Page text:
Now that Office has acquired these cloud-enabled capabilities, it can safely decouple itself from the Windows environment. Making Office available on Apple's iOS platform is no longer an admission of defeat; instead it's a play to embrace and extend to a broader market share.

Multi-device app development

Microsoft is even fighting a surprisingly effective rearguard defensive action in the mobile sphere. While Windows Phone may still be trailing badly in the overall market (though already in third place ahead of Blackberry, which continues to sink), it is already the number two vendor in the B2B market. This is largely due to Android's failure to make significant headway as an enterprise mobile platform.

Microsoft's enterprise mobile strategy is twofold. First of all, it offers a mobile platform that has none of the fragmentation of Android but offers more handset choice (and at lower prices) than iOS. Secondly, it gives developers a familiar .Net environment for app development, one where the same app can be deployed across phones, tablets and PCs. In addition, the vendor is open-sourcing .Net with the aim of encouraging third parties to extend it to support iOS and Android.

Remembering the way Microsoft used to fume against 'lowest common denominator' browser applications in the late 1990s when it was trying to corral the Web back into the Wintel environment, I was amused to hear Microsoft last week celebrating its ability to build universal applications that supported "90 percent overlap" in functionality across devices. The company has come full circle and instead of trying to protect a specific platform it wants its applications, middleware and development tools to reach across every platform.

Microsoft is now working hard (and spending liberally) to make sure popular applications are available on Windows Phone. A few years ago it had to invest in getting popular apps like BBC iPlayer on the platform. More recently it has been working with the likes of banks to make sure their mobile apps are there too.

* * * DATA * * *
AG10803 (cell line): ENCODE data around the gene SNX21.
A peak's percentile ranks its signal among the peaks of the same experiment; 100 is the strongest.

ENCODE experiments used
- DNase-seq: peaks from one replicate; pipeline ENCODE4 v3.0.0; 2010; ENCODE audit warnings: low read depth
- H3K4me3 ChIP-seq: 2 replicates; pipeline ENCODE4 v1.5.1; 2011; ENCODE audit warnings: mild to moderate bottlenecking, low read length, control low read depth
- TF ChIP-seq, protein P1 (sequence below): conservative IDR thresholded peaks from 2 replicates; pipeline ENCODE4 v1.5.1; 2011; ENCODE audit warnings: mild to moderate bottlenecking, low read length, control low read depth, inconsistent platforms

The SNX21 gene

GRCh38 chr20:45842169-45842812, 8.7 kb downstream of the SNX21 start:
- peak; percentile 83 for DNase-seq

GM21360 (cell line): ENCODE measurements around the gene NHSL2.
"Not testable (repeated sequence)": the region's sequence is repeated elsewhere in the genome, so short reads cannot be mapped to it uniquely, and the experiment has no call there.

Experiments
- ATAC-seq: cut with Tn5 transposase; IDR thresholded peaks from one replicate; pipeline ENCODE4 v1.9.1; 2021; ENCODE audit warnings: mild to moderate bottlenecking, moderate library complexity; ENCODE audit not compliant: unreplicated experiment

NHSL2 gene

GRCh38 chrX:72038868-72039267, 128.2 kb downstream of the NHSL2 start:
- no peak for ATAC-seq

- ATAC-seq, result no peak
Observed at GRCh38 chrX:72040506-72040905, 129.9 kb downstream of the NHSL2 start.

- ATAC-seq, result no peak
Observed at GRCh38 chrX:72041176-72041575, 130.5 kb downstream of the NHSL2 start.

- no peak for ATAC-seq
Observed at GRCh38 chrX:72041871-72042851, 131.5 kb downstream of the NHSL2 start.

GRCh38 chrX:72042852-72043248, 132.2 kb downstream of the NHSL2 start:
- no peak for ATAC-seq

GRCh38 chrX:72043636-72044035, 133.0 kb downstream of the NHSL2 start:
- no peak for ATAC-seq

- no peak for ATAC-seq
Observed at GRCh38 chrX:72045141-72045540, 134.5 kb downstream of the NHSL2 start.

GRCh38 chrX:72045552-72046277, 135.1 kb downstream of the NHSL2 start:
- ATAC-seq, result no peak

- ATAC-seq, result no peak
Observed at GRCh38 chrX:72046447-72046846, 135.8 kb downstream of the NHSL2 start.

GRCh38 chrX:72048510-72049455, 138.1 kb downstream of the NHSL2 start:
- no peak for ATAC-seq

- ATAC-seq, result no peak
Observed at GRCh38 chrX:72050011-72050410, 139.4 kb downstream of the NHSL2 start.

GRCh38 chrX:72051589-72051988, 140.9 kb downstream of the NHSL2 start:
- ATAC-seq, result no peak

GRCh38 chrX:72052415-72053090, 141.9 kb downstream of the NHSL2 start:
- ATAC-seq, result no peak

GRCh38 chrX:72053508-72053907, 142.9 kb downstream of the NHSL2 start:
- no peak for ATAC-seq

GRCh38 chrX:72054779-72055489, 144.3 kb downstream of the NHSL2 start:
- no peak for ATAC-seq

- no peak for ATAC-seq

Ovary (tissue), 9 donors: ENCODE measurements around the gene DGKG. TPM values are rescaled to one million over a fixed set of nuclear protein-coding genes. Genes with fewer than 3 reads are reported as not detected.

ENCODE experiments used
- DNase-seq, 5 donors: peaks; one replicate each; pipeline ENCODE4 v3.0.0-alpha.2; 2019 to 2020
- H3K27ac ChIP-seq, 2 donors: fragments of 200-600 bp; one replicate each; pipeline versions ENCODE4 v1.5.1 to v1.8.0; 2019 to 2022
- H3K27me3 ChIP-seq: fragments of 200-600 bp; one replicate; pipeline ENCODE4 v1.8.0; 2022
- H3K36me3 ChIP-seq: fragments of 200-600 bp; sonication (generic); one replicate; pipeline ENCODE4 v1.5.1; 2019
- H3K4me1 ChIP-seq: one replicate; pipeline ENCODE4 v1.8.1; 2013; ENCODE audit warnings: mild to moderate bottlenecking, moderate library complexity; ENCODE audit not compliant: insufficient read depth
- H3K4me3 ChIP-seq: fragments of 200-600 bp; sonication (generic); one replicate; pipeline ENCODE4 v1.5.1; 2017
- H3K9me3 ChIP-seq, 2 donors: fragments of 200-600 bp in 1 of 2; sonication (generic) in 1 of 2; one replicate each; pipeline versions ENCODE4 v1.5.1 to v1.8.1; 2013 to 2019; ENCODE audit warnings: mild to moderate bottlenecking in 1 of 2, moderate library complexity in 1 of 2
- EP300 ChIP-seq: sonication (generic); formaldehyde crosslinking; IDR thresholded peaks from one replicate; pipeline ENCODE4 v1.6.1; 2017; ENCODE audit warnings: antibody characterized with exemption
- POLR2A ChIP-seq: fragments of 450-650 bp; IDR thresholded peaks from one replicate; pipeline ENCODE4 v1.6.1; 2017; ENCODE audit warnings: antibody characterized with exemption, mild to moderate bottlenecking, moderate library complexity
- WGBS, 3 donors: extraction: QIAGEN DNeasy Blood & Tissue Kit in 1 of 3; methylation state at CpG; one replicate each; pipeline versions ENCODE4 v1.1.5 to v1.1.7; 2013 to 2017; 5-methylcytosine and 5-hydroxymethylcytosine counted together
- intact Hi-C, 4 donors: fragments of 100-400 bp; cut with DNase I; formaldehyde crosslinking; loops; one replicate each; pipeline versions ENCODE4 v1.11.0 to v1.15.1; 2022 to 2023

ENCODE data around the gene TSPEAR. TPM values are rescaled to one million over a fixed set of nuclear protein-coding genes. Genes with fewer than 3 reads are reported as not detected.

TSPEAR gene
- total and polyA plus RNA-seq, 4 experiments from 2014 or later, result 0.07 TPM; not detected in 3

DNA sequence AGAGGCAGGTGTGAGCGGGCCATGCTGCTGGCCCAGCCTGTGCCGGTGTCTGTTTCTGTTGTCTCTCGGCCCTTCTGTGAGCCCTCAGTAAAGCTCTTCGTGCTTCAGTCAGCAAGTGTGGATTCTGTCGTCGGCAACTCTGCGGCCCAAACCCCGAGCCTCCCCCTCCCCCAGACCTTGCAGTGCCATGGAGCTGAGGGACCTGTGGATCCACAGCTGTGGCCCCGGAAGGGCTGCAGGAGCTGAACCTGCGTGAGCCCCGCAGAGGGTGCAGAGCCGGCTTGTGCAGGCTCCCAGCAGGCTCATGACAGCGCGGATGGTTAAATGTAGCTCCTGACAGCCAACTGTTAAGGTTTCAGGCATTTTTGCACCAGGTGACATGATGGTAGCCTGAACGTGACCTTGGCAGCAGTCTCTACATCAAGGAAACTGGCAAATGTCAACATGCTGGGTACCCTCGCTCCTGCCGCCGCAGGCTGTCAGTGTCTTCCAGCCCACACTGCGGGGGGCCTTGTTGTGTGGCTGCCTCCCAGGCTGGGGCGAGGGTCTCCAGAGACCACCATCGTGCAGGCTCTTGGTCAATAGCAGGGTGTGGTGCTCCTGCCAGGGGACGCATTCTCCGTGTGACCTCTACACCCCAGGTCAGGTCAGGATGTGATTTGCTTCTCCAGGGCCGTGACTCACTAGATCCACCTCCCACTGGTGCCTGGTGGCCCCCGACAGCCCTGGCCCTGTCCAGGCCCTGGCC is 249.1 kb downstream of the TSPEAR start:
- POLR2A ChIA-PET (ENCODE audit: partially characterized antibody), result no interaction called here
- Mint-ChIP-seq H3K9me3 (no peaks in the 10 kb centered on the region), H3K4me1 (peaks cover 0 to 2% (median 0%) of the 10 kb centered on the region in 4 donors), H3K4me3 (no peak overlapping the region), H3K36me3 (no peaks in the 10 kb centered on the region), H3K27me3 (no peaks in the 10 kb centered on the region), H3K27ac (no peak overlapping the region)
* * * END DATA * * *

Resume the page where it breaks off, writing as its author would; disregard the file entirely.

The next obvious step is to get the most popular enterprise application development platforms to prioritize support for Windows Phone. Right on cue came last week's announcement of a new alliance that will ensure Salesforce1 includes support for Windows and Windows Phone 8.1. Office 365 is also part of that new deal.


In some ways, the apartment was an odd choice of venue to promote a very enterprise-focused, B2B message. I had arrived half-expecting some sort of Internet of Things pitch but we were not even shown into the kitchen during the tour and there was no talk of connected fridges or toasters. I guess Microsoft's glasnost towards other vendors does not yet extend to the Google-owned Nest thermostat and its ilk. Though there was a Makerbot 3D printer incongruously whirring away in one corner.

The point of the exercise was all to raise awareness of some of the less well-known aspects of Microsoft's evolving strategy to leverage its investments in Azure, Office 365 and the Mobile Phone platform — along with recovering from some of the missteps in the original launch of Windows 8, now partially redeemed in the update to 8.1.

It's too early to say whether it's all going to work out, but I suspect enterprise buyers will have been generally receptive to the message. What stands out is that Microsoft has recognized the importance of having a strong and coherent cloud and mobile strategy, and that will encourage enterprise IT buyers and developers to keep faith. Not all established enterprise software vendors are handling the current landscape with as much aplomb.

Disclosure: is a diginomica premier partner.

Image credits: Kelly Hoppen by @BBCDragonsDen; apartment detail by @philww